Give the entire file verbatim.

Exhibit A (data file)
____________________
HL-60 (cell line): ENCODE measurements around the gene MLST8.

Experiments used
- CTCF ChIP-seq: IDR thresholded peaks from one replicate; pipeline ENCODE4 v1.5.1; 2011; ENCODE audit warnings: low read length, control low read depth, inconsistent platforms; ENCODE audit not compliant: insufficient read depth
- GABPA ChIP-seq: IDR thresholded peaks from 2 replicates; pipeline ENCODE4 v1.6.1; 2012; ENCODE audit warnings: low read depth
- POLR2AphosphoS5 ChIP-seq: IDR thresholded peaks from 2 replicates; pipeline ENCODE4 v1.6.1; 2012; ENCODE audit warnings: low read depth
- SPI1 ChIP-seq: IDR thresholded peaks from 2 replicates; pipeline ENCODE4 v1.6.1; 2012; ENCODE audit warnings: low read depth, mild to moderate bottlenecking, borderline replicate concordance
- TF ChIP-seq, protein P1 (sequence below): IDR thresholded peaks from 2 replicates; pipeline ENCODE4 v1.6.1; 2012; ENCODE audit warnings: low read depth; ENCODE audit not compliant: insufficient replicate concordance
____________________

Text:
HL-60 (cell line): ENCODE measurements around the gene MLST8.

Experiments used
- CTCF ChIP-seq: IDR thresholded peaks from one replicate; pipeline ENCODE4 v1.5.1; 2011; ENCODE audit warnings: low read length, control low read depth, inconsistent platforms; ENCODE audit not compliant: insufficient read depth
- GABPA ChIP-seq: IDR thresholded peaks from 2 replicates; pipeline ENCODE4 v1.6.1; 2012; ENCODE audit warnings: low read depth
- POLR2AphosphoS5 ChIP-seq: IDR thresholded peaks from 2 replicates; pipeline ENCODE4 v1.6.1; 2012; ENCODE audit warnings: low read depth
- SPI1 ChIP-seq: IDR thresholded peaks from 2 replicates; pipeline ENCODE4 v1.6.1; 2012; ENCODE audit warnings: low read depth, mild to moderate bottlenecking, borderline replicate concordance
- TF ChIP-seq, protein P1 (sequence below): IDR thresholded peaks from 2 replicates; pipeline ENCODE4 v1.6.1; 2012; ENCODE audit warnings: low read depth; ENCODE audit not compliant: insufficient replicate concordance